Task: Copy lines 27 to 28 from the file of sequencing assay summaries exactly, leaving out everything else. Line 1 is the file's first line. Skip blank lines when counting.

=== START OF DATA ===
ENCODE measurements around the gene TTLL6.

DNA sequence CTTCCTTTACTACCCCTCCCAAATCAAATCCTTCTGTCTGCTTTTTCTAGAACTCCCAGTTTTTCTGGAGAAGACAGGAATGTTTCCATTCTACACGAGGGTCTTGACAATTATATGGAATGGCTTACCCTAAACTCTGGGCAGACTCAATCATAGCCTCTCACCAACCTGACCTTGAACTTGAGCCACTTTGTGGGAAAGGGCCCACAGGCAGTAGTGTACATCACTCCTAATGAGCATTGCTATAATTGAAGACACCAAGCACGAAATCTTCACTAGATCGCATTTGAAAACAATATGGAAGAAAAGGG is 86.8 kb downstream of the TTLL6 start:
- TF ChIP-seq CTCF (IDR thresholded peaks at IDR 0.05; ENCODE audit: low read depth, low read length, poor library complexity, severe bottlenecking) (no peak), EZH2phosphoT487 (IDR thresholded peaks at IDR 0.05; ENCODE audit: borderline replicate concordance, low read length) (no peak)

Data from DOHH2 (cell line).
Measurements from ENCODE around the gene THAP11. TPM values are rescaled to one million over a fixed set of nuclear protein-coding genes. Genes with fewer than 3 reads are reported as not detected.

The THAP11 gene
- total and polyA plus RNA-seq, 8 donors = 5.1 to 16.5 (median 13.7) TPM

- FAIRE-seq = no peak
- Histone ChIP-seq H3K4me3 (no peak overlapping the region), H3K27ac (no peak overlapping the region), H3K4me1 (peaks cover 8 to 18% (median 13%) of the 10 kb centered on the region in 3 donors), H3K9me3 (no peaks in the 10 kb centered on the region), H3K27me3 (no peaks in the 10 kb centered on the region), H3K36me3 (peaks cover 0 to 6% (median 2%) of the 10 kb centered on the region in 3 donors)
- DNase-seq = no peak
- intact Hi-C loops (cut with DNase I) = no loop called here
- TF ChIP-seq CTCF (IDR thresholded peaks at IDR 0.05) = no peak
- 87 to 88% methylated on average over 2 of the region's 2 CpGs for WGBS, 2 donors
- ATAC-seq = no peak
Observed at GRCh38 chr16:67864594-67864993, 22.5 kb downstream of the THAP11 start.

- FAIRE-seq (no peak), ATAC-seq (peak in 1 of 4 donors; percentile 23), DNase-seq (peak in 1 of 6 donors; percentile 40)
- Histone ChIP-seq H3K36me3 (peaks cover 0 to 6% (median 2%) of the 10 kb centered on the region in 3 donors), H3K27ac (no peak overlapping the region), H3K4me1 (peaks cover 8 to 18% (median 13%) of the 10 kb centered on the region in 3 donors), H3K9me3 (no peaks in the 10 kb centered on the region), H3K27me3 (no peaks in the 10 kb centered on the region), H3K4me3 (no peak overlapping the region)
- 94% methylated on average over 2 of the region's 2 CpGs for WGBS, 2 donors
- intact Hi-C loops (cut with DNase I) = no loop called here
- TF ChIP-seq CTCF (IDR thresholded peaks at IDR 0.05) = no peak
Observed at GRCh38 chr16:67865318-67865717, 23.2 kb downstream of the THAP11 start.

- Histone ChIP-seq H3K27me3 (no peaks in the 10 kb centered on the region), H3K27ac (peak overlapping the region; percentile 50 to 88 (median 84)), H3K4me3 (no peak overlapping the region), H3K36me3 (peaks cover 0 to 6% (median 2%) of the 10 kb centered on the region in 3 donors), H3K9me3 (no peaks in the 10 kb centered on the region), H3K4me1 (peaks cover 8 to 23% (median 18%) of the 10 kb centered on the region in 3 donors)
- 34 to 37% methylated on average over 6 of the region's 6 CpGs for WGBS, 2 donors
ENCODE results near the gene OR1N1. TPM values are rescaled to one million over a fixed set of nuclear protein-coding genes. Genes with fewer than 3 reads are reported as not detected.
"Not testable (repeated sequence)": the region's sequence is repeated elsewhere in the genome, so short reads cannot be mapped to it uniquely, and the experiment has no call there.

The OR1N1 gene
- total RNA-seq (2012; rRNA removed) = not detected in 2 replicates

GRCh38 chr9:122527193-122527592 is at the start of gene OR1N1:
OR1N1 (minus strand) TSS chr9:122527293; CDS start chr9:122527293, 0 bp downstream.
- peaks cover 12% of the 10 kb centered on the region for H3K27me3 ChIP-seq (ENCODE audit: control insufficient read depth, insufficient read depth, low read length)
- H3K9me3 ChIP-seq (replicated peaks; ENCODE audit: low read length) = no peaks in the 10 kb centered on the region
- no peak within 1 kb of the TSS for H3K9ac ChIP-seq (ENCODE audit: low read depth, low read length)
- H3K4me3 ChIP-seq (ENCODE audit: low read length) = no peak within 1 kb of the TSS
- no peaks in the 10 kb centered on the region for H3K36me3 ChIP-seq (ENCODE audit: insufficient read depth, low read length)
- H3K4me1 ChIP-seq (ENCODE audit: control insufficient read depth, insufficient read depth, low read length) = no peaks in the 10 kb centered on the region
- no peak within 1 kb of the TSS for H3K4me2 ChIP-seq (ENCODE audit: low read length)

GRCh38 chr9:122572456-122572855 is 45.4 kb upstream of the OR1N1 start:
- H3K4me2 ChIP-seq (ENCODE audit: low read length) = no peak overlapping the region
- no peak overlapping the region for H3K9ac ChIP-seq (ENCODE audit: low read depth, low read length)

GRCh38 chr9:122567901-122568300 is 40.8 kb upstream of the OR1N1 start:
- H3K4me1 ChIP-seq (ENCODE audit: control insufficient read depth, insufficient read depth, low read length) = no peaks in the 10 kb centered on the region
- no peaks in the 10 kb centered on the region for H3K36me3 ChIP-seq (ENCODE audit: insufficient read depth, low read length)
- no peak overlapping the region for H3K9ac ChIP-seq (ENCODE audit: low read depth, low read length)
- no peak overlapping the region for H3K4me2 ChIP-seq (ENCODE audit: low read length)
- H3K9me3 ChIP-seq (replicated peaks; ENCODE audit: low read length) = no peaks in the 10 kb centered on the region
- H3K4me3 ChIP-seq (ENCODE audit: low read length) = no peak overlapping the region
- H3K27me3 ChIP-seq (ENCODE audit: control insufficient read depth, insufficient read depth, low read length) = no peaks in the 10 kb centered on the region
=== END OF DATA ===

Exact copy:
- total RNA-seq (2012; rRNA removed) = not detected in 2 replicates

GRCh38 chr9:122527193-122527592 is at the start of gene OR1N1: